The big question is whether Cromwell will be able to get his tribe solidly enough behind him so that he doesn’t have to worry about making political decisions related to a casino — just business ones. The question looms large, since the Mashpee will need to set up a corporate governance for their gaming enterprise, which would be entirely separate from their tribal government. They will also have to wrestle with how casino profits will be allocated. How much to social services? How much to their lenders? How much straight to individuals?
“You’re not going to be able to tell 100 percent of the people to line up and do this, it just doesn’t happen in America,” Cromwell says. “We have a strong circle of people and we’re all connected as being Mashpee Wampanoag, so that’s never going to change.”
As Barrow, the UMass Dartmouth expert, points out, division within a tribe can sometimes lead to problems in casino endeavors. Just look to the south. “In Foxwoods, tribal politics is the casino. It’s made it much more difficult to manage,” he says. “They’ve made political decisions instead of business decisions.” In the middle of an economic downturn, Foxwoods pledged to its Pequot tribe members that their per capita dividend payments would under no circumstance be cut. Angry creditors freaked out. “Financial markets went nuts,” Barrow says. The payments were soon eliminated anyway. Foxwoods also opened its new MGM Grand during the recession. “That was part of the policy of the tribe: build, build, build,” Barrow says. “It was really a political idea, not a business idea.” Mohegan Sun, on the other hand, has better separated politics from business. As a result, Barrow says, the Mohegans have weathered the recession more cleanly than their neighbors.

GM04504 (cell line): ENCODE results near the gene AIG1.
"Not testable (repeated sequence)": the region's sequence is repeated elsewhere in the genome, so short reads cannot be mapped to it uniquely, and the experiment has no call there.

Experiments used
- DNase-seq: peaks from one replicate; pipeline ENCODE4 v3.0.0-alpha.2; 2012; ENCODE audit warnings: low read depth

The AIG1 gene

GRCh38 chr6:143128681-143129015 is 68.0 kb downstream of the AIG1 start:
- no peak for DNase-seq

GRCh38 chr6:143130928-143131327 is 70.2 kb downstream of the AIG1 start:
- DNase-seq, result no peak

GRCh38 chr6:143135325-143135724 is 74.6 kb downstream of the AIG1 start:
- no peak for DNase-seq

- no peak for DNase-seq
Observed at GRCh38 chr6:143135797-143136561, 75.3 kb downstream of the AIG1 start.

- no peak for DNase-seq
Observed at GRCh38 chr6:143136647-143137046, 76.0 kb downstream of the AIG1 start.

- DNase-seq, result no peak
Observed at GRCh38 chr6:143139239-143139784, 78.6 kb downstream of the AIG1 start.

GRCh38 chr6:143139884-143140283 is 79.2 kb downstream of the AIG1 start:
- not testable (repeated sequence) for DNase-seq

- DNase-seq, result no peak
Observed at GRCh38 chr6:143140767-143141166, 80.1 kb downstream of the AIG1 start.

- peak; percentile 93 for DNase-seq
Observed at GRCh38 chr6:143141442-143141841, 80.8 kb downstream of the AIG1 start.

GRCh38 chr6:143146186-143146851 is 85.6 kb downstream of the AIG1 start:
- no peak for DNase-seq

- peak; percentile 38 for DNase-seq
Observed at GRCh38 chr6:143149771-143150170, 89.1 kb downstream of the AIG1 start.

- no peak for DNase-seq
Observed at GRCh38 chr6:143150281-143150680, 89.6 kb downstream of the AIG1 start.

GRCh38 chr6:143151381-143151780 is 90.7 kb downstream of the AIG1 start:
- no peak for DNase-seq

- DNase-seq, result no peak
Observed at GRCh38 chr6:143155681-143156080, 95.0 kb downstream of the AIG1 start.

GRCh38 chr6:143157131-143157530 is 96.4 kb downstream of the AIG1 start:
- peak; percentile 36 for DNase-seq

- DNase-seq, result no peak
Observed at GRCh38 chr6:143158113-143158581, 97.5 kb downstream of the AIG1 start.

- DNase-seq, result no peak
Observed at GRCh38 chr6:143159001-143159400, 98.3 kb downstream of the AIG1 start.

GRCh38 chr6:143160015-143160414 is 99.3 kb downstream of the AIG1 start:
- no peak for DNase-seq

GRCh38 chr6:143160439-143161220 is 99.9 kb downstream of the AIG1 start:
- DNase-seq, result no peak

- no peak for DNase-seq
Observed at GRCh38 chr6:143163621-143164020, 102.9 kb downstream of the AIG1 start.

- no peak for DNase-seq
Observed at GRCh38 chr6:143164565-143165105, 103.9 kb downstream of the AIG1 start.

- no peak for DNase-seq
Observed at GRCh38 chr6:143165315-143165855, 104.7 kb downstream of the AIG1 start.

That all these questions are even on the table is more than a little astounding to longtime tribe members, who can recall the days — and they weren’t that long ago — when maintaining fishing and hunting rights were the tribe’s main concern. Paula Peters is as deeply entwined in the tribe’s history as anyone around: Her father was the original tribal chair, and he served, with a few gaps, from 1972 to 1999. She once served on the tribal council herself, and in 2005 she ran unsuccessfully against Glenn Marshall. She’s also married to Mark Harding, the current tribe treasurer, and counts herself as a supporter of Cromwell. According to her, everything in the tribe started to change in the bitter Marshall years. “I’ve been a part of it since I was 12 years old,” she says. “I can recall that, politically, people would disagree, but it didn’t split families, it didn’t split the town, it didn’t split the tribe. And now, that’s the difference.”
But it wasn’t just Marshall that was the problem: It was the casino. The prospect of those bright, glitzy lights and a steady cash flow has done more than any one person could to change the tribe. “Absolutely, it’s the money!” Peters says. She originally opposed the idea of a casino, but has since come to grips with it being the will of the majority of the tribe. “When people asked me, ‘Why did you vote against it?’ I would say, ‘It’s gonna be ugly, it’s gonna bring out the worst in us.’ And there it is.”